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Law School professor Abram J. Chayes, speaking on the proposed Safeguard antiballistic missile system, yesterday charged the Nixon administration with asking the American people to "buy a $6.5 billion pig-in-a-poke."
Testifying during the second day of public hearings of the Senate Armed Forces Committee, the former State Department legal advisor questioned how laymen can "make up our minds when the technical community is divided" over the ABM's workability.
He added that the standard procedure in such a case would be to test out the proposed system under operating conditions, but that that would be impossible in this instance. George Rathjens, visiting professor of political science at M.I.T., also testified against the system.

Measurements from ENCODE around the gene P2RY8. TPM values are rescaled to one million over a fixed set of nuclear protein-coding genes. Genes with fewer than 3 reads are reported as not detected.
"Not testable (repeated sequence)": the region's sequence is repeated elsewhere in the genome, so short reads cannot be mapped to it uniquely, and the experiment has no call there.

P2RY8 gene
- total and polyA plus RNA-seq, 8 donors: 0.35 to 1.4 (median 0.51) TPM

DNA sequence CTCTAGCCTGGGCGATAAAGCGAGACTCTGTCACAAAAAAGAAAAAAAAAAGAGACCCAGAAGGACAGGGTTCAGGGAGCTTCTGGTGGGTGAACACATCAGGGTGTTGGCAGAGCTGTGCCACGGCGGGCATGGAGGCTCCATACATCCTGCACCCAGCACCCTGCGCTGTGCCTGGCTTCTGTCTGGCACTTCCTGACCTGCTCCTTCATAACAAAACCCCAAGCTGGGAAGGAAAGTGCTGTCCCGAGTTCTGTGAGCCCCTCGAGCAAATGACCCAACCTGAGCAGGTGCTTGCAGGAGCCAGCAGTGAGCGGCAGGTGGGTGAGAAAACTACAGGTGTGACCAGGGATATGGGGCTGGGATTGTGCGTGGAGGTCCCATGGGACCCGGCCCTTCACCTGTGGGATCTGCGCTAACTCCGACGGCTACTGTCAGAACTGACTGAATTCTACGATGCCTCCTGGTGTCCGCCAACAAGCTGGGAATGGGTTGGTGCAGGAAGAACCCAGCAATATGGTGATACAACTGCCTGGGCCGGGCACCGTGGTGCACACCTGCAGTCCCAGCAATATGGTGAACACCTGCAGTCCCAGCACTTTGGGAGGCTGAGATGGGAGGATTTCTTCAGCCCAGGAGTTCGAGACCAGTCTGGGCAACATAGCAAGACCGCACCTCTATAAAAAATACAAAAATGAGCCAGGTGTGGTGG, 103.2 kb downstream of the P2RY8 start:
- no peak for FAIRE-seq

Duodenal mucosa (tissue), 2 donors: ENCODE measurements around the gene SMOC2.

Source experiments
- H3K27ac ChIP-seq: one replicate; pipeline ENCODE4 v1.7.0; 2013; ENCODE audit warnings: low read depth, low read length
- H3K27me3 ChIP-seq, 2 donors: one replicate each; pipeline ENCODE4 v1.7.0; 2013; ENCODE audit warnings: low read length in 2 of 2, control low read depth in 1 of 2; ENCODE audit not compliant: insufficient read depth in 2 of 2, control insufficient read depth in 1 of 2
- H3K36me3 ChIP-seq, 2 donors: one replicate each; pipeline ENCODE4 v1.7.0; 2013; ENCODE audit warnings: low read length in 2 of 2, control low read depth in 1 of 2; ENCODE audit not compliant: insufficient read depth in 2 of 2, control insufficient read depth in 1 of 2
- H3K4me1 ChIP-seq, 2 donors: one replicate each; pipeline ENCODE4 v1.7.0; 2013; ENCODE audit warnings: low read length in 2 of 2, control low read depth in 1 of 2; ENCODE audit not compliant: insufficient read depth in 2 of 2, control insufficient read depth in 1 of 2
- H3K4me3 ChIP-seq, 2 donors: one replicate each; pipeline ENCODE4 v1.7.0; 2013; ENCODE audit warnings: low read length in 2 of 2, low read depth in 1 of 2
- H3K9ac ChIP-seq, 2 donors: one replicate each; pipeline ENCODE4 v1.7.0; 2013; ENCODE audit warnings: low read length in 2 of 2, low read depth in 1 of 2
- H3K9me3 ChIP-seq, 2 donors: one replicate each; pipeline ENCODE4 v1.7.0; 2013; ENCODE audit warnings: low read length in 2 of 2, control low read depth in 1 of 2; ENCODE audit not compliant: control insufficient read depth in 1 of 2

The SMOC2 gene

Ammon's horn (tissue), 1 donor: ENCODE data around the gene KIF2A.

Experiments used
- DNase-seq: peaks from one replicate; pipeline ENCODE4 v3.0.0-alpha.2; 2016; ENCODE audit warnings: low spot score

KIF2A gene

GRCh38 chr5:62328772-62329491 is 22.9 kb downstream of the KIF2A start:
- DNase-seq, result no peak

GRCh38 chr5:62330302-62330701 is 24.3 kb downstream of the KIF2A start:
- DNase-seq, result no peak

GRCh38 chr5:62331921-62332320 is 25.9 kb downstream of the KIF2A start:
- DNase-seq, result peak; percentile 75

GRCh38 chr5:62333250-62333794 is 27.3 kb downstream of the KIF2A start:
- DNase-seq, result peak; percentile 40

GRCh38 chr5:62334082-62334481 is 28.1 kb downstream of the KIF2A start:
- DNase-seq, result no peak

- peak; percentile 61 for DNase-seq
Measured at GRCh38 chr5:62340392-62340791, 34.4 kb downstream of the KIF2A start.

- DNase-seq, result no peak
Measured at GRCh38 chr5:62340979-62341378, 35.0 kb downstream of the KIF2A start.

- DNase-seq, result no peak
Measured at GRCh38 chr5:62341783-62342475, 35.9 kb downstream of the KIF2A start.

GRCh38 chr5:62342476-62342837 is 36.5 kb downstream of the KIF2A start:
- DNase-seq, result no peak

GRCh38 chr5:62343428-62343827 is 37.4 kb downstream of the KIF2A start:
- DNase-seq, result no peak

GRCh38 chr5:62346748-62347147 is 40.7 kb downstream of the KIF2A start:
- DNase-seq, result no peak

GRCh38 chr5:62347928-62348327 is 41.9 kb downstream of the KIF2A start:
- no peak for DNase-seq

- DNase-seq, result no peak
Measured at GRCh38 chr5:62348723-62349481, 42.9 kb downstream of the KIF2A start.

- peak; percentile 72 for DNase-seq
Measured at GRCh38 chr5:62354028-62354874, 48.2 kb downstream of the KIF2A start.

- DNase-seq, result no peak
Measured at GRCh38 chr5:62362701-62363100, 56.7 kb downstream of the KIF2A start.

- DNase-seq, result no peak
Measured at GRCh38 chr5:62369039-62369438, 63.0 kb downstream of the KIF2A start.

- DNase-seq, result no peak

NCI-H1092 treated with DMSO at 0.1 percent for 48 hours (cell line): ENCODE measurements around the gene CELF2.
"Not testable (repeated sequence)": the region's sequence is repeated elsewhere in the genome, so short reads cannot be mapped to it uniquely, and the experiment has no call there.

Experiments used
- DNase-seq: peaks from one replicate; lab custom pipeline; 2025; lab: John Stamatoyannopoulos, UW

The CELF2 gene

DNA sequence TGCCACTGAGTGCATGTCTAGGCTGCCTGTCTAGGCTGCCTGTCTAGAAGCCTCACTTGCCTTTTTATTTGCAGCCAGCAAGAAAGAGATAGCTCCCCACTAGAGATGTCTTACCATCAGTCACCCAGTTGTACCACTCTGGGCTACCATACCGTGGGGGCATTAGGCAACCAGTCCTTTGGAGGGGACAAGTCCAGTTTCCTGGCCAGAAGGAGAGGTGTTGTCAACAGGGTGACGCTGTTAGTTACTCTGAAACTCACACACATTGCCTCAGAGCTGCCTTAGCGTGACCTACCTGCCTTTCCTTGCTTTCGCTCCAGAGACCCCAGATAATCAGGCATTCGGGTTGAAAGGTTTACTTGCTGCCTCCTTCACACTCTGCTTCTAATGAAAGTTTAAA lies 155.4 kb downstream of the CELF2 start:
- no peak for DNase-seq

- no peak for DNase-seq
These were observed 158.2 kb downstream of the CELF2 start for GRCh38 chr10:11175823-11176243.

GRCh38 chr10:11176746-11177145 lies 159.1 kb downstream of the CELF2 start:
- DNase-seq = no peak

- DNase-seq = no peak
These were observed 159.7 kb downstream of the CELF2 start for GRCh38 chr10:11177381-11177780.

Wolfgang Tonafski of Stanford and Herbert York of U.C. at San Diego, forr er director of Defense Research and Engineering under Eisenhower completed the foursome opposing the system.
Both Chayes and Rathjens questioned the effect Safeguard deployment might have on the proposed arms talks "while we get started on Safeguard would be to invert priorities," Rathjens said.
"If there are risks in deferring deployment for a time, I think they are small. There are also risks in going forward with the system's development," Chayes said, adding that such a delay would also avoid giving new impetus to the multibillion dollar arms race.
Chayes and Rathjens, along with Jerom B. Weisner of M.I.T., have been making a critical study of the Safeguard for Sen. Edward M. Kennedy '54 (D-Mass). Their report, designed to counter the arguments presented by the Pentagon, should be released in two or three weeks
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